Finlay Lab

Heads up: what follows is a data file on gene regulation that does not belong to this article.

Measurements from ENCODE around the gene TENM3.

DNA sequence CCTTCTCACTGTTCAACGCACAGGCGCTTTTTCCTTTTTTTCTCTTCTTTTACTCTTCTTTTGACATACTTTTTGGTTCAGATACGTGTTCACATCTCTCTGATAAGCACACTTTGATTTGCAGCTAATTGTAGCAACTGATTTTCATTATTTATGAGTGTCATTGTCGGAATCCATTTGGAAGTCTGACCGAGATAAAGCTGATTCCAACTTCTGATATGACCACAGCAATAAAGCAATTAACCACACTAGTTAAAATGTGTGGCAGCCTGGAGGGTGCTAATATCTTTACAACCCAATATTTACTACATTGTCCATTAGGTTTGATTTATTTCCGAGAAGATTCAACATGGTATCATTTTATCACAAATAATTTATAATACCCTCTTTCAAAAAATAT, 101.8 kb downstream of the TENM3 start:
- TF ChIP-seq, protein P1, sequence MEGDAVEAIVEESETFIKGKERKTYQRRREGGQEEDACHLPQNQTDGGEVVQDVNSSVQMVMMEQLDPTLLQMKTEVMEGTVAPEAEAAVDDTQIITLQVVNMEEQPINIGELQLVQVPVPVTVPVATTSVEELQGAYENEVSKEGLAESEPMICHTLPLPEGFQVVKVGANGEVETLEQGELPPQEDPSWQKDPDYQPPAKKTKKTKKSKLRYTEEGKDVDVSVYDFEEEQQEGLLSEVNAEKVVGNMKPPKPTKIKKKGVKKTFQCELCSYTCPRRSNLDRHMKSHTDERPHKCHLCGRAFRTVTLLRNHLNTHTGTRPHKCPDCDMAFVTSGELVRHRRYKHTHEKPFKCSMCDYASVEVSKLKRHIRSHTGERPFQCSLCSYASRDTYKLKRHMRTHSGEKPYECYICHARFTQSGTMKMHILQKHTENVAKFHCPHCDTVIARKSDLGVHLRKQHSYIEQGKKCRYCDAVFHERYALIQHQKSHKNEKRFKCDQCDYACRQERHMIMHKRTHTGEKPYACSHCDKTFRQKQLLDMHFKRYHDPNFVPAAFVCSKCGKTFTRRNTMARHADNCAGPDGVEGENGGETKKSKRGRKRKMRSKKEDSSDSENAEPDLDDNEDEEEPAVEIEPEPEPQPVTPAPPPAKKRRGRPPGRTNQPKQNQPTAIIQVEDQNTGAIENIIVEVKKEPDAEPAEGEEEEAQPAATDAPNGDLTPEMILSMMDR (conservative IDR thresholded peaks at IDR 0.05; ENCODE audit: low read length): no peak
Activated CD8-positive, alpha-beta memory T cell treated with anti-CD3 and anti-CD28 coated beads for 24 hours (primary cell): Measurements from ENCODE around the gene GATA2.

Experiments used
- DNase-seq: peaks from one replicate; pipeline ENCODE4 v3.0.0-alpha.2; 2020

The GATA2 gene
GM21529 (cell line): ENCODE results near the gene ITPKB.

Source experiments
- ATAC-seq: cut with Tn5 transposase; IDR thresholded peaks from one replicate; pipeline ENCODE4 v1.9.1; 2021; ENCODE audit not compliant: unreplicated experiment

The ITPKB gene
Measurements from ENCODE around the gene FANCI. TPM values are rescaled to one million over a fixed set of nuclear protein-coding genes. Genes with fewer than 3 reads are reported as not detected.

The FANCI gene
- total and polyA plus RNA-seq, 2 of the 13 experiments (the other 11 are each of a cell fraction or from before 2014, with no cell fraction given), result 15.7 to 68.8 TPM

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Child undernutrition is a global health issue associated with a high burden of infectious disease. Undernourished children display an overabundance of intestinal pathogens and pathobionts, and these bacteria induce enteric dysfunction in undernourished mice; however, the cause of their overgrowth remains poorly defined. Here, we show that disease-inducing human isolates of Enterobacteriaceae and Bacteroidales spp. are capable of multi-species symbiotic cross-feeding, resulting in synergistic growth of a mixed community in vitro. Growth synergy occurs uniquely under malnourished conditions limited in protein and iron: in this context, Bacteroidales spp. liberate diet- and mucin-derived sugars and Enterobacteriaceae spp. enhance the bioavailability of iron. Analysis of human microbiota datasets reveals that Bacteroidaceae and Enterobacteriaceae are strongly correlated in undernourished children, but not in adequately nourished children, consistent with a diet-dependent growth synergy in the human gut. Together these data suggest that dietary cross-feeding fuels the overgrowth of pathobionts in undernutrition.